JEDDAH/DUBAI — There is genuine concern to develop renewable energy in the region. According to the International Renewable Energy Agency (IRENA), Gulf countries have rising energy demand and regional electricity consumption is growing at almost 8% a year, and the six countries are in the top 14 per capita emitters of carbon dioxide in the world.
Saudi Arabia is set to reduce its dependence on oil and enable sustained and diversified economy. The Kingdom aims to generate 70% of its power from natural gas. The remaining 30% is planned to be produced from renewable and other sources.
The UAE is promoting renewable energy to meet rapidly growing energy demand and to preserve as much of its domestic oil for export as possible. In 2011, the Dubai government set a target to generate 1% of all energy from renewable sources by 2020 and 5% by 2030. The country currently generates approximately 80% of its electricity from natural gas. In fact, it is one of the few countries in the region taking a comprehensive approach towards solar through initiatives such as Shams Dubai.
Kuwait is seeking to build renewable energy capacity to preserve its oil and natural gas resources for export.
Bahrain has a target to achieve 6% national electrical energy efficiency by year 2025, and a 5% contribution from renewable energies by the year 2025, rising further to 10% by the year 2035. The Minister of Electricity and Water Affairs explained that the Kingdom of Bahrain has increasingly recognized the growing importance of renewable energy as demand increases. In particular, solar photovoltaic systems have been a particular focus of interest for the Kingdom. In fact, CESI was tasked by the Sustainable Energy Unit to find solutions which include connecting renewable generation projects, increasing solar distributed generators and providing recommendations to speed up the growth of the PV market.
As the energy sector in the GCC moves toward a greener economy, sustainability, renewables, energy efficiency, energy trading, interconnections with neighboring countries and regions to meet future demand and requirements, quality assurance and quality control of related components will become of the utmost importance to prevent setbacks in these important new developments. This is where technical power consultants in the entire energy value chain like CESI come in. Their independent testing, inspections and certification services become important to support the sector in securing and ensuring the quality of supplied and manufactured components and meeting the future requirements.
“We are committed to facilitating the region’s ambition of ecological footprint reduction,” said Matteo Codazzi, Chief Executive Officer of CESI. “We address the region’s critical sustainability issues and work towards achieving green goals including that Vision 2030 Kingdom of Saudi Arabia, UAE Vision 2021, Bahrain National plans for renewable energy and energy efficiency and Oman rooftop initiatives and renewables initiatives - in ensuring sustainable development while preserving the environment – by sharing best practices and know-how in our ventures in the Middle East. We want to bring about transformational change in the development of sustainable economy.”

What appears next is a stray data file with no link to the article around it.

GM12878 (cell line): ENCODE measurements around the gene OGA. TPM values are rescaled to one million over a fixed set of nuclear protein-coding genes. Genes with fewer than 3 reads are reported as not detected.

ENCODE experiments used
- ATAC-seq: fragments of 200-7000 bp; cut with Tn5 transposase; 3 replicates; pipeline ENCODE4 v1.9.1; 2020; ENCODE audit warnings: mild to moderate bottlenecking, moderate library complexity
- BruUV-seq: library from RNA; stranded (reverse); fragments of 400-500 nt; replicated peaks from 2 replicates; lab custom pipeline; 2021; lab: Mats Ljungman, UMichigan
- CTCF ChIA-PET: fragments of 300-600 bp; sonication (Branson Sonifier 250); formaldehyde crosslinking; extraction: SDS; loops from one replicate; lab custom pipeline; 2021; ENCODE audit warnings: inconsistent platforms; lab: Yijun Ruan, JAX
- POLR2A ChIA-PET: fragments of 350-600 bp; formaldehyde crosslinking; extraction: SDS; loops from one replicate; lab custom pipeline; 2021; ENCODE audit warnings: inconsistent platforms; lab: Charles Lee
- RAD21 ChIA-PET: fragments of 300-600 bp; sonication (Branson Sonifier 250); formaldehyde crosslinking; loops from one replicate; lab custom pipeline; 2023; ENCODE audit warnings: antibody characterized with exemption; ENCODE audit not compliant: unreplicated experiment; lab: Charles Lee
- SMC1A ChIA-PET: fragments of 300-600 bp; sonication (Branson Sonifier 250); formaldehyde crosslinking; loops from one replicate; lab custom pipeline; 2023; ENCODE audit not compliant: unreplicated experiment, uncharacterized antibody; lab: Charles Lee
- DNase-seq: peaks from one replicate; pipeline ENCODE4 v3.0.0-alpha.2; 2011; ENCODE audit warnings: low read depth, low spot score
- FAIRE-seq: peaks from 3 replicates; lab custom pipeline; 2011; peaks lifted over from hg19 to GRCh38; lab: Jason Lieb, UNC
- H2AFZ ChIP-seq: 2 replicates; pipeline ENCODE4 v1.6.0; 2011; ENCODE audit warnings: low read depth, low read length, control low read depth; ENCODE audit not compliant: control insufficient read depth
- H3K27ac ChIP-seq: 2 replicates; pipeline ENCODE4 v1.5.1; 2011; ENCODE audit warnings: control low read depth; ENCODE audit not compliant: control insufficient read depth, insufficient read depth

CESI is proud to have led the interconnection of GCC grid to neighboring region including Africa, Europe, Asia – to allow trading energies in the region to reduce oil and gas cost, and which can also generate income for the country. In Saudi Arabia, CESI developed a system of automated meters for ECRA and smart grids strategy with the Electricity & Co-Generation Regulatory Authority (ECRA) and supported King Fahd University of Petroleum and Minerals (KFUPM) and National Grid Saudi Arabia in developing a strategy on AMR for Transmission and interconnection projects with Saudi Electricity Company. Consultancy and Engineering contract to develop HVDC long distance Interconnection between Central-Western Region of The Kingdom. The new 800 km HDVC link will not only increase the power generation capacity of local networks but also provide a reliable back-up energy supply in emergency situations. It will also support the new developments of renewables.
When asked why testing and certification services to the electromechanical industry are important, Floris Hendrikus Schulze, Managing Director CESI Middle East FZE, said: “Testing and certification of equipment that distributes electricity will validate that the meters actually show the correct value of energy consumption. From an environmental point of view, mitigating the effects of climate change promotes sustainability. Having properly working meters contribute to the overall welfare of the users by reducing energy costs in the long-term, and enhancing their sense of physical well-being.”